In compliance with the statute, the invention has been described in language more or less specific as to structural and methodical features. It is to be understood, however, that the invention is not limited to the specific features shown and described, since the means herein disclosed comprise preferred forms of putting the invention into effect. The invention is, therefore, claimed in any of its forms or modifications within the proper scope of the appended claims appropriately interpreted in accordance with the doctrine of equivalents.

Patent Citations
Cited PatentFiling datePublication dateApplicantTitle
US5371700 *Aug 26, 1993Dec 6, 1994Sharp Kabushiki KaishaSemiconductor memory device with covered sidewall spacers
US5418388 *Mar 18, 1994May 23, 1995Mitsubishi Denki Kabushiki KaishaSemiconductor device having a capacitor with an adhesion layer
US5449934 *Apr 29, 1994Sep 12, 1995Matsushita Electric Industrial Co., Ltd.Semiconductor memory device and process
US5486713 *May 26, 1995Jan 23, 1996Nec CorporationSemiconductor device having a capacitor
US5561307 *Jul 18, 1994Oct 1, 1996Symetrix CorporationFerroelectric integrated circuit
Non-Patent Citations
Reference
1Eimori, T. et al., "A Newly Designed Planar Stacked Capacitor Cell With High Dielectric Constant Film for 256Mbit DRAM", IEEE, 1993, pp. 631-634.
2 *Eimori, T. et al., A Newly Designed Planar Stacked Capacitor Cell With High Dielectric Constant Film for 256Mbit DRAM , IEEE, 1993, pp. 631 634.
3 *Lesaicherre, P Y et al., A Gbit Scale DRAM Stacked Capacitor Technology With ECR MOCVD SrTiO 3 and RIE Patterned RuO 2 /TiN Storage Node , IEEE, 1994, pp. 831 834.
4Lesaicherre, P-Y et al., "A Gbit-Scale DRAM Stacked Capacitor Technology With ECR MOCVD SrTiO3 and RIE Patterned RuO2 /TiN Storage Node", IEEE, 1994, pp. 831-834.
5Onishi, Shigeo et al., "A Half-Micron Ferroelectric Memory Cell Technology with Stacked Capacitor Structure", IEEE, 1994, pp. 843-846.
6 *Onishi, Shigeo et al., A Half Micron Ferroelectric Memory Cell Technology with Stacked Capacitor Structure , IEEE, 1994, pp. 843 846.
Referenced by
Citing PatentFiling datePublication dateApplicantTitle
US6165834 *May 7, 1998Dec 26, 2000Micron Technology, Inc.Method of forming capacitors, method of processing dielectric layers, method of forming a DRAM cell
US6165839 *Jun 8, 1998Dec 26, 2000Taiwan Semiconductor Manufacturing CompanyProcess to fabricate a cylindrical, capacitor structure under a bit line structure for a dynamic random access memory cell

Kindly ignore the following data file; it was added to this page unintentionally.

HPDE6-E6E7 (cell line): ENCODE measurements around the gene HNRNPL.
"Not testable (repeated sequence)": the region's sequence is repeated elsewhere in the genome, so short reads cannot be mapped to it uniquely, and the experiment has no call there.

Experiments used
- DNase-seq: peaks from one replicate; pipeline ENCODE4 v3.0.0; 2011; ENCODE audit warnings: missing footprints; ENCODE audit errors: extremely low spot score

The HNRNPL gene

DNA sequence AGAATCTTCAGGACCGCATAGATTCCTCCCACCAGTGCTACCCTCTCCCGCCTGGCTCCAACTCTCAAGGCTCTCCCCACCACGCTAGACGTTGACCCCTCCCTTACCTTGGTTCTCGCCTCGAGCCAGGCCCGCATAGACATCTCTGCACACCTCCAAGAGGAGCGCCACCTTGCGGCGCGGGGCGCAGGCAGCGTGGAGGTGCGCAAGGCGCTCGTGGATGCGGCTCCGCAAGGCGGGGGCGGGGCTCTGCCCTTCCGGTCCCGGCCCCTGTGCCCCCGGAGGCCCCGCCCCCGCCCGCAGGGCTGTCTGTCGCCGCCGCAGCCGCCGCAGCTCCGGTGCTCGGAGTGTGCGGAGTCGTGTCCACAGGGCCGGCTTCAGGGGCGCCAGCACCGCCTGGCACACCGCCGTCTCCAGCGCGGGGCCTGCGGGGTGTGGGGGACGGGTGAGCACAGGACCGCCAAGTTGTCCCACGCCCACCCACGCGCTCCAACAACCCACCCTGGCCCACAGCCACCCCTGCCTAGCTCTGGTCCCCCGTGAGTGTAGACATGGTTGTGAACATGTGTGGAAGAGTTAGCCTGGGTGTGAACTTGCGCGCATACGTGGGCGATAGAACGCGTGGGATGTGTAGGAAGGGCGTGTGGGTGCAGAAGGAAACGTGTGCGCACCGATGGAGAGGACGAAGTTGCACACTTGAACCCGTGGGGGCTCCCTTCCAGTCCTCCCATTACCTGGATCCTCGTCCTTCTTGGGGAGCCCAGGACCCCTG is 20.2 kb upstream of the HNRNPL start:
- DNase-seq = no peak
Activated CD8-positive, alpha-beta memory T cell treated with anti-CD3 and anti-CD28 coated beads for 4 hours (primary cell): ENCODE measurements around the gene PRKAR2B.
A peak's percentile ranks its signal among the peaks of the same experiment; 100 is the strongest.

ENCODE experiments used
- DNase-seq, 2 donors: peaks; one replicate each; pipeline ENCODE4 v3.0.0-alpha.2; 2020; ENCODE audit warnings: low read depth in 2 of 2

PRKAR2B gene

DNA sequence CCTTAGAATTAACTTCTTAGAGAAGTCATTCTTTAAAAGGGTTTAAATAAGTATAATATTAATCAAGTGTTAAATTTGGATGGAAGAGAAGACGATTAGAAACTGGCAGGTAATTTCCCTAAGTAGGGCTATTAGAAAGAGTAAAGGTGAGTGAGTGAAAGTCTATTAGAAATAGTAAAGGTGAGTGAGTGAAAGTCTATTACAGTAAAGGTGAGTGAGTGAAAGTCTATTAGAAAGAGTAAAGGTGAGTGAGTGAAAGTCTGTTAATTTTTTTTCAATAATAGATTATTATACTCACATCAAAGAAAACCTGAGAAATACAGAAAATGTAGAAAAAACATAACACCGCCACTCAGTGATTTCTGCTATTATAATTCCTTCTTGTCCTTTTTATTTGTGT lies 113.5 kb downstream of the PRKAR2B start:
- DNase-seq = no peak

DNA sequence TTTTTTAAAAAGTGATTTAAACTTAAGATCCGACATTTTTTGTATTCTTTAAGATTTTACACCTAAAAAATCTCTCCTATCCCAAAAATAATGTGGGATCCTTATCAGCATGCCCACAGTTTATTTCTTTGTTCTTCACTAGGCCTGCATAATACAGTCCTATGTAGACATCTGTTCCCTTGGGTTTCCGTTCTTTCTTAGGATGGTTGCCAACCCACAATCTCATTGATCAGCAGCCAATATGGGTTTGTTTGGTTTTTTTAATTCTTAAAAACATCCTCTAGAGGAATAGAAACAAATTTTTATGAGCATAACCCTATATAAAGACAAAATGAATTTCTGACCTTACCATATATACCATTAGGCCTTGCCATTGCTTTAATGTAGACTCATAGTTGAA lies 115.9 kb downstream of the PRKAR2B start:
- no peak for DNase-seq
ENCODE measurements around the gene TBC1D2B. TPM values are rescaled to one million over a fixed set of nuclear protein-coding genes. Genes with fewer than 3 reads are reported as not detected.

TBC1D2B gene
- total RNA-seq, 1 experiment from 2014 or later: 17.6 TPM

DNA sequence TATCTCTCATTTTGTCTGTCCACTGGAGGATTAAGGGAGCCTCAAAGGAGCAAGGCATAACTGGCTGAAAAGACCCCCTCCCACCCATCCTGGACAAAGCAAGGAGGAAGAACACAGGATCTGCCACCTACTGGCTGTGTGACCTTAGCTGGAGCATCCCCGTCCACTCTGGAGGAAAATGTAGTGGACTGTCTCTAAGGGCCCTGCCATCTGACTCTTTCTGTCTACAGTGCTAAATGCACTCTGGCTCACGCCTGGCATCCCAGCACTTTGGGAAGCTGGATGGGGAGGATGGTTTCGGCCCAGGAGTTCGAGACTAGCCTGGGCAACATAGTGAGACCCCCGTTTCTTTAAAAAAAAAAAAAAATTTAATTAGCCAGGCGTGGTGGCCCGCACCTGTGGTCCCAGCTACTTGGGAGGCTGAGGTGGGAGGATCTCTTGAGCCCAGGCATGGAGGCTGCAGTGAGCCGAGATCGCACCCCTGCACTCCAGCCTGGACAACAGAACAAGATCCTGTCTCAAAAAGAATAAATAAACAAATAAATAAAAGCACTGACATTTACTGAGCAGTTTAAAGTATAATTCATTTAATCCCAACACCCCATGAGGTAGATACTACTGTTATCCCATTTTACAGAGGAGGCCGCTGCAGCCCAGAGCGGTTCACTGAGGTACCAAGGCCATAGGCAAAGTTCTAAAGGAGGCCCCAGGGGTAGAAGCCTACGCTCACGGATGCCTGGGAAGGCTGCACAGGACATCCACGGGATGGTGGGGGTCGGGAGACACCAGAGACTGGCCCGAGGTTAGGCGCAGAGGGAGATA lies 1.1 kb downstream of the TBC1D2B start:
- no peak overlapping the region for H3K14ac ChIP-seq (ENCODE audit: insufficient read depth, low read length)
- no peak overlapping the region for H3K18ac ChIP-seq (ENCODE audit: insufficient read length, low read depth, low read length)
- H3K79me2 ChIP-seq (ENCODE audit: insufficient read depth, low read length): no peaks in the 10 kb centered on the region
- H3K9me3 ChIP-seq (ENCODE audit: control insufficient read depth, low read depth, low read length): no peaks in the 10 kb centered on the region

US6200850 *Nov 30, 1999Mar 13, 2001United Microelectronics Corp.Method for forming a stacked capacitor
US6285050 *Dec 24, 1997Sep 4, 2001International Business Machines CorporationDecoupling capacitor structure distributed above an integrated circuit and method for making same
US6300654 *Aug 2, 1999Oct 9, 2001Stmicroelectronics S.R.L.Structure of a stacked memory cell, in particular a ferroelectric cell
US6351005 *May 25, 2000Feb 26, 2002Micron Technology, Inc.Integrated capacitor incorporating high K dielectric
US6400552Apr 30, 2001Jun 4, 2002Micron Technology, Inc.Capacitor with conductively doped Si-Ge alloy electrode
US6407452Jul 7, 2000Jun 18, 2002Micron Technology, Inc.Integrated circuitry and method of restricting diffusion from one material to another
US6429473 *Jul 30, 1996Aug 6, 2002International Business Machines CorporationDRAM cell with stacked capacitor self-aligned to bitline
US6452272 *Jun 26, 2000Sep 17, 2002Koninklijke Philips Electronics N.V.Semiconductor device
US6476432Mar 23, 2000Nov 5, 2002Micron Technology, Inc.Structures and methods for enhancing capacitors in integrated circuits
US6607975Aug 31, 2000Aug 19, 2003Micron Technology, Inc.Device and method for protecting against oxidation of a conductive layer in said device
US6627508Oct 6, 2000Sep 30, 2003Micron Technology, Inc.Method of forming capacitors containing tantalum
US6656801Jul 23, 2001Dec 2, 2003Stmicroelectronics S.R.L.Method of fabricating a ferroelectric stacked memory cell
US6667502Feb 1, 2000Dec 23, 2003Micron Technology, Inc.Structurally-stabilized capacitors and method of making of same
US6696716Aug 29, 2002Feb 24, 2004Micron Technology, Inc.Structures and methods for enhancing capacitors in integrated ciruits